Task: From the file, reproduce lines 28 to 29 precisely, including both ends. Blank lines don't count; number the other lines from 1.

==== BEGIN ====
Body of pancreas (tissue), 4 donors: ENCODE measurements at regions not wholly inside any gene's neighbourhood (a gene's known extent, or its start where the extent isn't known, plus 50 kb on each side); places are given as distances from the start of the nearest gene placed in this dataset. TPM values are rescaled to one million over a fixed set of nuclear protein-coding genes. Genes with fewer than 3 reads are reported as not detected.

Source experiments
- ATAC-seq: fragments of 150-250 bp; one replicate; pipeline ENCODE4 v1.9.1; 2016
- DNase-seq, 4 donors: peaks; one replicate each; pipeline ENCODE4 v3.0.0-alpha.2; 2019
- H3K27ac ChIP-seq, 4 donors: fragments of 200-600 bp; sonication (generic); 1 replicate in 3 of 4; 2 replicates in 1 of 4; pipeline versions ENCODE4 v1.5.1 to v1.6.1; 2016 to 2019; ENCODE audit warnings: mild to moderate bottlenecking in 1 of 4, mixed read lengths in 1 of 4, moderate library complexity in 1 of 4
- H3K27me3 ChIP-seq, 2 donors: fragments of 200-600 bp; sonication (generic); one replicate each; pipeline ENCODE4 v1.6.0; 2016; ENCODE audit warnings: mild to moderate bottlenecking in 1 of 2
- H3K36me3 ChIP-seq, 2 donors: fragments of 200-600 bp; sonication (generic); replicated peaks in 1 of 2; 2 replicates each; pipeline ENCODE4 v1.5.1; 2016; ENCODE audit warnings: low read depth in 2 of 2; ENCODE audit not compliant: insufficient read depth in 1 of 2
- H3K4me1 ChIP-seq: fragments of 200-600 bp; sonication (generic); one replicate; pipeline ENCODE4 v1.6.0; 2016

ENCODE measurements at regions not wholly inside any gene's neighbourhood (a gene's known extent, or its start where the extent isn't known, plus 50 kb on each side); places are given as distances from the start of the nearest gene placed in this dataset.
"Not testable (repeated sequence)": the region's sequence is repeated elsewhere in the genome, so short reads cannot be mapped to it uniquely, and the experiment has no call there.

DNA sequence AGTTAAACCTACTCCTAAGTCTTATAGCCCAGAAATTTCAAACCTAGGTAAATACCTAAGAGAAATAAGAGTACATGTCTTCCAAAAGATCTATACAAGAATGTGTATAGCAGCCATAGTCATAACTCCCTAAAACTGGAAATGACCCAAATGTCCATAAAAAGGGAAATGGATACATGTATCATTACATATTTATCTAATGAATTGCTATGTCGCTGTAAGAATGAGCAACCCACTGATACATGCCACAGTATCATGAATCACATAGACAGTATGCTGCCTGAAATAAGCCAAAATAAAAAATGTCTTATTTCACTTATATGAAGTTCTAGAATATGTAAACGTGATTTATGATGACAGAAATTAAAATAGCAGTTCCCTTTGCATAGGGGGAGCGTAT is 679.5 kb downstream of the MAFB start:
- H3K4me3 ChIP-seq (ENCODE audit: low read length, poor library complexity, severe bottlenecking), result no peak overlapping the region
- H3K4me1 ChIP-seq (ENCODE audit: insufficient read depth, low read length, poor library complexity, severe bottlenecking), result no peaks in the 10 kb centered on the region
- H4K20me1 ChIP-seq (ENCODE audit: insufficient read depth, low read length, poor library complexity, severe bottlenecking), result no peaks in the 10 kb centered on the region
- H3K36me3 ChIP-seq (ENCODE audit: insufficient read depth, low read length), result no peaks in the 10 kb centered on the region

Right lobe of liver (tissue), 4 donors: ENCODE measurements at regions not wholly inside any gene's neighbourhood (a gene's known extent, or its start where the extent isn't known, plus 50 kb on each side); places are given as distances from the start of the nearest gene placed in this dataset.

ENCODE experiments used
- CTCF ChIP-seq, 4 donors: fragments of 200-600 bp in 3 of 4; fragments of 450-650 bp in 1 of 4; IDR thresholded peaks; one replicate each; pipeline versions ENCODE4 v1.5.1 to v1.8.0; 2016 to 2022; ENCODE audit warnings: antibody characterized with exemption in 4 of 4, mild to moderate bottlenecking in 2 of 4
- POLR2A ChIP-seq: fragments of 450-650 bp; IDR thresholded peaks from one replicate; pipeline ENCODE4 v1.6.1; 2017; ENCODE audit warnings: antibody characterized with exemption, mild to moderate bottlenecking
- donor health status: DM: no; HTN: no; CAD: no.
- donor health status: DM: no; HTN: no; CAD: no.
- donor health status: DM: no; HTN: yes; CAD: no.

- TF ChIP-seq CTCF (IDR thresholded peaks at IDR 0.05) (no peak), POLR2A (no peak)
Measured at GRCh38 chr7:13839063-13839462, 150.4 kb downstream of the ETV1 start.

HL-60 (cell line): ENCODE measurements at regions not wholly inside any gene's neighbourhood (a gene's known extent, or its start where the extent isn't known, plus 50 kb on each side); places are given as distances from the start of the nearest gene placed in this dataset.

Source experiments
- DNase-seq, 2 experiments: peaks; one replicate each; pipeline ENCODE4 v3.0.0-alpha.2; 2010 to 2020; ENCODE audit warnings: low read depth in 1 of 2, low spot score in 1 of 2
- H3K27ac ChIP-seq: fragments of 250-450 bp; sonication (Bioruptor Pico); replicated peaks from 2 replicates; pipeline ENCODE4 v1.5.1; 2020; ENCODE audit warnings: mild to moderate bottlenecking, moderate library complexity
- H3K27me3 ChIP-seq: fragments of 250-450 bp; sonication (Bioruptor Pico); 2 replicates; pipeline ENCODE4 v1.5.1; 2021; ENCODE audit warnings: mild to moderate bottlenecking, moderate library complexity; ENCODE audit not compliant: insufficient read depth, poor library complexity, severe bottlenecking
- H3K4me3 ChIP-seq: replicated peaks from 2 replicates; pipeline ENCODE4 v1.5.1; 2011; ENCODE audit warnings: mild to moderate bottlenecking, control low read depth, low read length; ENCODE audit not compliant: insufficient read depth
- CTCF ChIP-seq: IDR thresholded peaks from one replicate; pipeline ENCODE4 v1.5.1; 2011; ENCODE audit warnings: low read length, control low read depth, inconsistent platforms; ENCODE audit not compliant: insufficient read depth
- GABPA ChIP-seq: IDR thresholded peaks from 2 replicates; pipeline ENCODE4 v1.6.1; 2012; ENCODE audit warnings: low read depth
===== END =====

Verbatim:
- H3K27ac ChIP-seq: fragments of 250-450 bp; sonication (Bioruptor Pico); replicated peaks from 2 replicates; pipeline ENCODE4 v1.5.1; 2020; ENCODE audit warnings: mild to moderate bottlenecking, moderate library complexity
- H3K27me3 ChIP-seq: fragments of 250-450 bp; sonication (Bioruptor Pico); 2 replicates; pipeline ENCODE4 v1.5.1; 2021; ENCODE audit warnings: mild to moderate bottlenecking, moderate library complexity; ENCODE audit not compliant: insufficient read depth, poor library complexity, severe bottlenecking